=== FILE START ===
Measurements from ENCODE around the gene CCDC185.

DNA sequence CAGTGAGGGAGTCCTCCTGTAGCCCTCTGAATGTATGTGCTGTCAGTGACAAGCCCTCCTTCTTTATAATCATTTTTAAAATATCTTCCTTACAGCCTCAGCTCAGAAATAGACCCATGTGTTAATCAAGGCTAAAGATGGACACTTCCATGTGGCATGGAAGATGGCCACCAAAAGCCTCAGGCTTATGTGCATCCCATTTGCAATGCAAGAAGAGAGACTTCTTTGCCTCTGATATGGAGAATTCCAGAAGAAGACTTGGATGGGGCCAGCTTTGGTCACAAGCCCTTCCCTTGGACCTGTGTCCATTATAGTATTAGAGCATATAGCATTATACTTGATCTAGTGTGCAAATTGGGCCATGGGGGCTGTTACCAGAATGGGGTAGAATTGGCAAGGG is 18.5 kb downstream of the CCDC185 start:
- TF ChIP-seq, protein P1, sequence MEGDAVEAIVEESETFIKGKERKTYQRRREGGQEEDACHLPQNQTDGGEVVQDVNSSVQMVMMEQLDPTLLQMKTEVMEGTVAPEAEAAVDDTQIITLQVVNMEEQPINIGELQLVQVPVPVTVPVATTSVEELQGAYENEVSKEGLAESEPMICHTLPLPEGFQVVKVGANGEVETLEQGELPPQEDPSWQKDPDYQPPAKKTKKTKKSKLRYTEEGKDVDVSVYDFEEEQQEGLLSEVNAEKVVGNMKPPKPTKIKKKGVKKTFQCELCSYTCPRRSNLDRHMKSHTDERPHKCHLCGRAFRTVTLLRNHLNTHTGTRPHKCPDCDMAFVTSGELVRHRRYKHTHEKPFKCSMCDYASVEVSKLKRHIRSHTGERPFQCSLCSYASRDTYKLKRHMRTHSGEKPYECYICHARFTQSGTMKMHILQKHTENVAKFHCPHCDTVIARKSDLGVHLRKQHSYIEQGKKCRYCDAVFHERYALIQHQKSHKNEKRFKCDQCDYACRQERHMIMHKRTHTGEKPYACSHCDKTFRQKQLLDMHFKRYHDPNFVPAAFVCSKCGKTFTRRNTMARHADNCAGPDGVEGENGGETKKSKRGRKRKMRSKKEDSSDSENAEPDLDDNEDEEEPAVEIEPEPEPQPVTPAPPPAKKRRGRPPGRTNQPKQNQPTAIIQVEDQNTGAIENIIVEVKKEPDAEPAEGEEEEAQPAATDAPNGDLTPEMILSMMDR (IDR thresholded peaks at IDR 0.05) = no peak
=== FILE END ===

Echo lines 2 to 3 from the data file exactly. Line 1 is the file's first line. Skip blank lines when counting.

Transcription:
DNA sequence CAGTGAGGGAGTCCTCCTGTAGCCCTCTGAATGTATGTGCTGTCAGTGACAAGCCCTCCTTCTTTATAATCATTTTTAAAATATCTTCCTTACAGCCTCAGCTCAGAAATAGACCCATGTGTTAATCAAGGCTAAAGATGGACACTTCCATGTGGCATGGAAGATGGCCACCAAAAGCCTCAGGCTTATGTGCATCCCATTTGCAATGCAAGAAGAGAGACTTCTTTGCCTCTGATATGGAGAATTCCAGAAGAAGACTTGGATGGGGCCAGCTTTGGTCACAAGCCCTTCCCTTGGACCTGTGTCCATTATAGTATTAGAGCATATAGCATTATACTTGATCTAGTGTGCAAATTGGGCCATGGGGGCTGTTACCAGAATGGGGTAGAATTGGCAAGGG is 18.5 kb downstream of the CCDC185 start:
- TF ChIP-seq, protein P1, sequence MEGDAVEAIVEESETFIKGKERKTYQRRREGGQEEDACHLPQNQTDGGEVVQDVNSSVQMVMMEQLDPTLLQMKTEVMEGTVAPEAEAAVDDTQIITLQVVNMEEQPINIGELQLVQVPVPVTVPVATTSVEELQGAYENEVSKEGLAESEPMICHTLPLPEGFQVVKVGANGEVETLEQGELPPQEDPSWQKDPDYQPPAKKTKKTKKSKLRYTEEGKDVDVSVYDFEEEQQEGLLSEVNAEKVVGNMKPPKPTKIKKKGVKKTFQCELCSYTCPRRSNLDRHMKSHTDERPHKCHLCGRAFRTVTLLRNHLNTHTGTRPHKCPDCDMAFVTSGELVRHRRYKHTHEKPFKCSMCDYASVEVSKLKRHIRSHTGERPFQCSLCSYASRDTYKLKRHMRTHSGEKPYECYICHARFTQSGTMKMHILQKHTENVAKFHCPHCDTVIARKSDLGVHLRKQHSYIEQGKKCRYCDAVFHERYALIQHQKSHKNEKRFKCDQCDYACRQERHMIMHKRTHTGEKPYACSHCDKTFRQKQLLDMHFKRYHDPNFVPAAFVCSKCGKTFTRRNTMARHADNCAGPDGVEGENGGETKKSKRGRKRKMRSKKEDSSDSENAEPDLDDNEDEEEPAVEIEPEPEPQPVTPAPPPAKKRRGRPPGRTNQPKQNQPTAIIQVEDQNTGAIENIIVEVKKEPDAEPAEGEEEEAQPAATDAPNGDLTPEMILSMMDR (IDR thresholded peaks at IDR 0.05) = no peak